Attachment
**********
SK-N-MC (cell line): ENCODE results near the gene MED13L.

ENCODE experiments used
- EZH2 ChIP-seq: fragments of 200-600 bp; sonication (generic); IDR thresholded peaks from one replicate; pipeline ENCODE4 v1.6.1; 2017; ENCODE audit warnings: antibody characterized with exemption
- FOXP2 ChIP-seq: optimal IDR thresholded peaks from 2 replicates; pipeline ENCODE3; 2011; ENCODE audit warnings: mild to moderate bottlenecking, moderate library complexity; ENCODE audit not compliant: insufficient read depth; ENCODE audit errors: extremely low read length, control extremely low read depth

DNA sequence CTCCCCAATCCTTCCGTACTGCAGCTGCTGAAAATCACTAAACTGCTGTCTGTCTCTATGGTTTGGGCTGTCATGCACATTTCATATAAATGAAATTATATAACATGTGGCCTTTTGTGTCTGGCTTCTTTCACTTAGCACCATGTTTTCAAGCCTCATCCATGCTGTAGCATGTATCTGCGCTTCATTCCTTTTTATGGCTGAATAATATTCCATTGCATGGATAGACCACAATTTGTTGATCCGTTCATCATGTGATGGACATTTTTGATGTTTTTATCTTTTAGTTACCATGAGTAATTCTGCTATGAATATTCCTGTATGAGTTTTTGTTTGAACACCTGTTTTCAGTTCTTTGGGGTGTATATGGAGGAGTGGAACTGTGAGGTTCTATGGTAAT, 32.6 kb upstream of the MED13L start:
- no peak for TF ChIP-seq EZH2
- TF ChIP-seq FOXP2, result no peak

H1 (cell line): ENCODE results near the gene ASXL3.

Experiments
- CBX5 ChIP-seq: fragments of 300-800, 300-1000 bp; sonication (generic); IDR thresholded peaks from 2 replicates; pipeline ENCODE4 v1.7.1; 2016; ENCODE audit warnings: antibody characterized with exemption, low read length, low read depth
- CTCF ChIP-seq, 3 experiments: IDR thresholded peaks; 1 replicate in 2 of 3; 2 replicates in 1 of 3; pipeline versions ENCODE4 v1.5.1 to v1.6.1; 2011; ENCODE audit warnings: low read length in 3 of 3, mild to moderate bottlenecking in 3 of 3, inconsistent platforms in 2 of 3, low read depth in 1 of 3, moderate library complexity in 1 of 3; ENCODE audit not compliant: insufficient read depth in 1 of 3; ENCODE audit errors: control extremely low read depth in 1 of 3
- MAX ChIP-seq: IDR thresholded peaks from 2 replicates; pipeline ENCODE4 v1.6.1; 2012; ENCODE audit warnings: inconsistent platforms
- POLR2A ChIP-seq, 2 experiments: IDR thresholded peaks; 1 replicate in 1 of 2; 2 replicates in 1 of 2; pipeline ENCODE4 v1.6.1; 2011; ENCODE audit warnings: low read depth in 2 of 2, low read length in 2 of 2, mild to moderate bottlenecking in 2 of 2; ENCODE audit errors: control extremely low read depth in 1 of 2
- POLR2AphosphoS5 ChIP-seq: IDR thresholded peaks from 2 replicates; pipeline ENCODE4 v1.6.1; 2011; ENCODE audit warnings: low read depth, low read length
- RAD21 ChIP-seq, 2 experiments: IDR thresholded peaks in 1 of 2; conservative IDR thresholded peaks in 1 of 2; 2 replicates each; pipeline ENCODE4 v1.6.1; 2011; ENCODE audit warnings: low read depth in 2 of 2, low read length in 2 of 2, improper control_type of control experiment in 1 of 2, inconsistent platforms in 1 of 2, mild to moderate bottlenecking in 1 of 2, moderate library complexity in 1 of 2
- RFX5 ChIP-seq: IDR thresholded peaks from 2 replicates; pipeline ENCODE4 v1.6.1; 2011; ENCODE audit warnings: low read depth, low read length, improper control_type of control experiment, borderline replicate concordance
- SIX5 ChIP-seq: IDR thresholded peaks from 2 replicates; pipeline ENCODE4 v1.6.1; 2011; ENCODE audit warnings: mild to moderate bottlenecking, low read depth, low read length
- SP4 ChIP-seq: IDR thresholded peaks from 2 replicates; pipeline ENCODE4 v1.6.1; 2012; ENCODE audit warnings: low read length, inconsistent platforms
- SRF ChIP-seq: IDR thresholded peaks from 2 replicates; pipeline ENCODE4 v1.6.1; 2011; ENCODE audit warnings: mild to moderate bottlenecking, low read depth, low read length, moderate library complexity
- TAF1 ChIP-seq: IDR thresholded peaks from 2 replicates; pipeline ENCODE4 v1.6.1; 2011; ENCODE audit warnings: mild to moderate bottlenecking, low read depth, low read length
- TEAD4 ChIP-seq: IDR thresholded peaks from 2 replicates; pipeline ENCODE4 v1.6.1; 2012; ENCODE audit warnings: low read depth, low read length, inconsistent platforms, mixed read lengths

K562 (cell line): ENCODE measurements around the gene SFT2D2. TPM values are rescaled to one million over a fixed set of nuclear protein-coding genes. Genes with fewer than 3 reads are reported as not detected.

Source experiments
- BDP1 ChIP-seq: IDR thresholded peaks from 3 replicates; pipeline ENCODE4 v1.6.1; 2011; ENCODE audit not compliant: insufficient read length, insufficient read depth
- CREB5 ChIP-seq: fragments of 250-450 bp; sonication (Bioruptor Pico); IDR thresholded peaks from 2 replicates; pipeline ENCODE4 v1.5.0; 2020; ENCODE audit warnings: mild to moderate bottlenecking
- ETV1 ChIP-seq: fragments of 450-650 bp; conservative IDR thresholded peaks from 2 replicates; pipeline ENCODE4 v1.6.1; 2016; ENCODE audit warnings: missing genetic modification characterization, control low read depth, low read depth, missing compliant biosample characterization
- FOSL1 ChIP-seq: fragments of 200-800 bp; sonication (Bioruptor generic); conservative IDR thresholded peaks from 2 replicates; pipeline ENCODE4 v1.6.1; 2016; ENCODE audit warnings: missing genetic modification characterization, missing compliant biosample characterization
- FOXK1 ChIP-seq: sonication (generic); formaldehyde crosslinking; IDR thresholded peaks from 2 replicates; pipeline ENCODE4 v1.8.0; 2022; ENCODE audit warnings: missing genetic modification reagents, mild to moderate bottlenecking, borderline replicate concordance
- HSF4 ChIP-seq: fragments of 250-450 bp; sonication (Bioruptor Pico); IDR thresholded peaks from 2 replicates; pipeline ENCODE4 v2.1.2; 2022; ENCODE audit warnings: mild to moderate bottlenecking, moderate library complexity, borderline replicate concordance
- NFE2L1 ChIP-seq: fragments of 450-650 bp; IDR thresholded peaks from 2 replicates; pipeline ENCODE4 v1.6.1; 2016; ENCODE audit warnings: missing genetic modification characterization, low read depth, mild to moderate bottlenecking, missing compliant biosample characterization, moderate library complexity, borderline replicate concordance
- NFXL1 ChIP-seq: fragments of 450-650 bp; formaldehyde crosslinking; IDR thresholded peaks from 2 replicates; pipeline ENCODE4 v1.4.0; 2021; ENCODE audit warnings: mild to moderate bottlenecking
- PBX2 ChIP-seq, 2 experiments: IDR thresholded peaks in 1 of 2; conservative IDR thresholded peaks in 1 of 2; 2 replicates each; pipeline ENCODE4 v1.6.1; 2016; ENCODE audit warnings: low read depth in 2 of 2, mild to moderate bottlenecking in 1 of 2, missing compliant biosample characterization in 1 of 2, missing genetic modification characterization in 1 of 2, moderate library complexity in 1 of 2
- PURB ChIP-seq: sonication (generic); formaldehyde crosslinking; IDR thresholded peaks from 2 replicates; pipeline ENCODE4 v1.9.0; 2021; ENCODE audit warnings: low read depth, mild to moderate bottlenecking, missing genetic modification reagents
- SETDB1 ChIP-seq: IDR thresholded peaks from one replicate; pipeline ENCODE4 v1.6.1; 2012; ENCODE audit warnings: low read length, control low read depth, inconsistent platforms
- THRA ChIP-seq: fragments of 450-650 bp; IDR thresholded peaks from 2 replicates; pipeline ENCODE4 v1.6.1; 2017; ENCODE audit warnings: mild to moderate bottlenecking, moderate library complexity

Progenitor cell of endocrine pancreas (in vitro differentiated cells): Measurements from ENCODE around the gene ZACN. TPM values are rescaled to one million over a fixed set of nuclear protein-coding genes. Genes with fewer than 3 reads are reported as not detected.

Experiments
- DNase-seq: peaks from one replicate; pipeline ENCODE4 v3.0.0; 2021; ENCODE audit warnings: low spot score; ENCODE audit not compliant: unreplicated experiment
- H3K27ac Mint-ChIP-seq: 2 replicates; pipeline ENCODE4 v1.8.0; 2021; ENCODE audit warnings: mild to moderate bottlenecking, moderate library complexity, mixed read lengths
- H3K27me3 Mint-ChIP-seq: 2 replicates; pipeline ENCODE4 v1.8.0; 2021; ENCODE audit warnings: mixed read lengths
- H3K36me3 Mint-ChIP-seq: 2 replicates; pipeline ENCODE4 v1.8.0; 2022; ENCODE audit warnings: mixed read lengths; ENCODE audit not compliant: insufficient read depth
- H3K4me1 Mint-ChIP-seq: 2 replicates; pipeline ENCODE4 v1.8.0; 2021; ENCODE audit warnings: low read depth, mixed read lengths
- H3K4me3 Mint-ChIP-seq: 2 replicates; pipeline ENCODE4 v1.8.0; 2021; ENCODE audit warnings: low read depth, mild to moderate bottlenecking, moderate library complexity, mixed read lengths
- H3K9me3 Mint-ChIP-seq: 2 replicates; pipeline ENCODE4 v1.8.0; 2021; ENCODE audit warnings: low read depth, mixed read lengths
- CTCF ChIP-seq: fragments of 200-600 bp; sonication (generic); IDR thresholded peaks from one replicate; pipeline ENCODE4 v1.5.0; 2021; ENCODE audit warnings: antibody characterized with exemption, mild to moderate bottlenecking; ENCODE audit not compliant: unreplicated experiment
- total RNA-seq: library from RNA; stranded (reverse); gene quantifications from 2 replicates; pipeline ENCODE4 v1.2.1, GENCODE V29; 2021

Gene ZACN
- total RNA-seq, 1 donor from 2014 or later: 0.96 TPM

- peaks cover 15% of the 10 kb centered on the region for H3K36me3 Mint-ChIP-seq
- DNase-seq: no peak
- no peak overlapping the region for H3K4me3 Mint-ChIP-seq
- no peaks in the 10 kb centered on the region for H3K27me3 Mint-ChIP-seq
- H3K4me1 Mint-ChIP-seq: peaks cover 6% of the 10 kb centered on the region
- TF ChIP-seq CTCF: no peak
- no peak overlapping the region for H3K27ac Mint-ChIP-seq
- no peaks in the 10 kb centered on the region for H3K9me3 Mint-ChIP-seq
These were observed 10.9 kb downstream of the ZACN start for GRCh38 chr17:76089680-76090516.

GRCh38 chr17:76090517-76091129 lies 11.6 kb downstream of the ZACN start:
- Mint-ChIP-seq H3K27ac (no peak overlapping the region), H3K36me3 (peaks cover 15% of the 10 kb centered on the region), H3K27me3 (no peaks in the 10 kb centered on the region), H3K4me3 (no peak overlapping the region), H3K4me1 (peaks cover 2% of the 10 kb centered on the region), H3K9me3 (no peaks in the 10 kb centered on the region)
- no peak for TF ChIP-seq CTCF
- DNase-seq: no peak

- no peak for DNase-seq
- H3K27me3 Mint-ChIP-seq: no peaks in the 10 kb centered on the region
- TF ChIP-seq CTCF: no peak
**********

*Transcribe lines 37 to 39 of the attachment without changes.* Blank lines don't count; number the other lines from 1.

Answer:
Experiments
- DNase-seq: peaks from one replicate; pipeline ENCODE4 v3.0.0; 2021; ENCODE audit warnings: low spot score; ENCODE audit not compliant: unreplicated experiment
- H3K27ac Mint-ChIP-seq: 2 replicates; pipeline ENCODE4 v1.8.0; 2021; ENCODE audit warnings: mild to moderate bottlenecking, moderate library complexity, mixed read lengths